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22 June 2017

How a Total Solar Eclipse Impacts upon Local Temperatures

It stands to reason that when the sun is blocked out during a total solar eclipse, temperatures will drop to some extent; that’s just basic logic. However what is less clear is just how substantial this effect may be, and the specifics of the variables involved.

Certain regions of the world will witness a total solar eclipse later this very year, on August 21st to be exact, with the phenomenon recurring approximately once every 18 months. During such celestial events the moon completely covers the disk of the sun as seen from Earth, and many report experiencing a somewhat sudden drop in temperature during these periods of ‘totality’, but just how severe is this cooling effect?

If we look back as far as the total solar eclipse which occurred on December 9th 1834, some regions reportedly experienced a drop of as much as 28°F/15°C, plunging from 78°F to 50°F, or from 25°C to 10°C if you prefer. However during a later total solar eclipse witnessed on the Norwegian Island of Svalbard in March 2015, the drop in temperature was less severe at around 15°F/8°C; from a starting temperature of 8°F/-13°C, the region dropped to a decidedly chilly -7°F/-21°C over the course of the event.

Looking at the above data, it seems that ascertaining the exact drop in temperature resulting from such eclipses isn’t quite so straight forward as you may initially think; additional variables are certainly involved besides the loss of direct sunlight, such as location and time of year. This stands to reason, given the inconsistent climate experienced across the globe and throughout the various seasons.

While the exact expected drop can be difficult to calculate before the event occurs and measurements are taken, we can make a pretty close estimate. This is because blocking the sun during a total solar eclipse is in principle no different to what happens following the sunset; the sun hasn’t disappeared, but we no longer feel its warming effects. The reason as to why the drop in temperature resulting from a total solar eclipse may feel more severe than that caused by nightfall is that it happens at a much faster rate. Going from basking in the sun’s rays to sitting in the dark in such a short length of time makes the difference much more pronounced and detectable to the human body.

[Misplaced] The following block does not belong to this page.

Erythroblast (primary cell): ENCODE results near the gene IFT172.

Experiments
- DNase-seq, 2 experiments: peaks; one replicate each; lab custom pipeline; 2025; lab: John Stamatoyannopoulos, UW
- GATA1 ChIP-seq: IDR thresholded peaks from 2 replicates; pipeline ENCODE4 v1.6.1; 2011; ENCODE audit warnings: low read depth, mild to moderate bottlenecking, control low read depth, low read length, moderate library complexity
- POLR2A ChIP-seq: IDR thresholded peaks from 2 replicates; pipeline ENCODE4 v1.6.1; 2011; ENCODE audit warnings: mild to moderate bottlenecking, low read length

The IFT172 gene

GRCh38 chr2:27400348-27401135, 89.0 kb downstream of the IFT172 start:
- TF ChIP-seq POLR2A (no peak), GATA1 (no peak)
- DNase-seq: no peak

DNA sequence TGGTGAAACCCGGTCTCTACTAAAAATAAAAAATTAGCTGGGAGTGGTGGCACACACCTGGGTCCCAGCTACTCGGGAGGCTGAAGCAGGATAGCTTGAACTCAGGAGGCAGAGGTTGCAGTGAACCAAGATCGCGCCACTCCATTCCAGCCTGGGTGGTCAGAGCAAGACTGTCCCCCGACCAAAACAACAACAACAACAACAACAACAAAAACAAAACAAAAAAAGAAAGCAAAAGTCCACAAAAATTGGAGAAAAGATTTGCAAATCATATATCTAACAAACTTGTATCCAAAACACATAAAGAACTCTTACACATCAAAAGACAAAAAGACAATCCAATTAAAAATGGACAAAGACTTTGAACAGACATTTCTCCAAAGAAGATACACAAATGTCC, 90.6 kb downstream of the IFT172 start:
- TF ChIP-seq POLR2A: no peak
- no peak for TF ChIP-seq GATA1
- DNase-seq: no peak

The aforementioned information allows us to make a pretty decent estimate in regards to the temperature drop, which according to Rick Feinberg of the American Astronomical Society averages out at around 10°F/5°C.

What is interesting is that the lowest daytime temperature experienced due to a total solar eclipse actually occurs approximately 2 minutes after the end of totality. This is according to Jay Pasachoff, an astronomer at Williams College who has been studying the local effects of eclipses alongside his colleague Marcos Peñaloza-Murillo. This is believed to be a result of the insulating properties of the atmosphere which means that sunlight doesn’t heat the air directly. Instead, the sun heats the floor which in turn heats the air, resulting in the slight delay in cooling.

At present there is still a significant lack of data regarding the local effects of total solar eclipses, and given how the scientific fields tend to advance I’m sure there’s some surprises waiting to be revealed, but for now take comfort in the fact that a solar eclipse is no more threatening than nightfall, at least in regards to temperature.

On the subject of safety, those planning to view the total solar eclipse this year, which will be visible across a 70-mile-wide strip of the US during August, should take care not to do so directly with the naked eye. The damaging effects of this are widely known at this point, but a little reminder can never hurt.

The path of totality across the US for the August 2017 eclipse is displayed in the graphic below:

Img: NASA/Goddard/SVS/Ernie Wright
Sam Bonson

Sam is an aspiring novelist with a passion for fantasy and crime thrillers. He is currently working as a content writer, journalist & editor in an attempt to expand his horizons.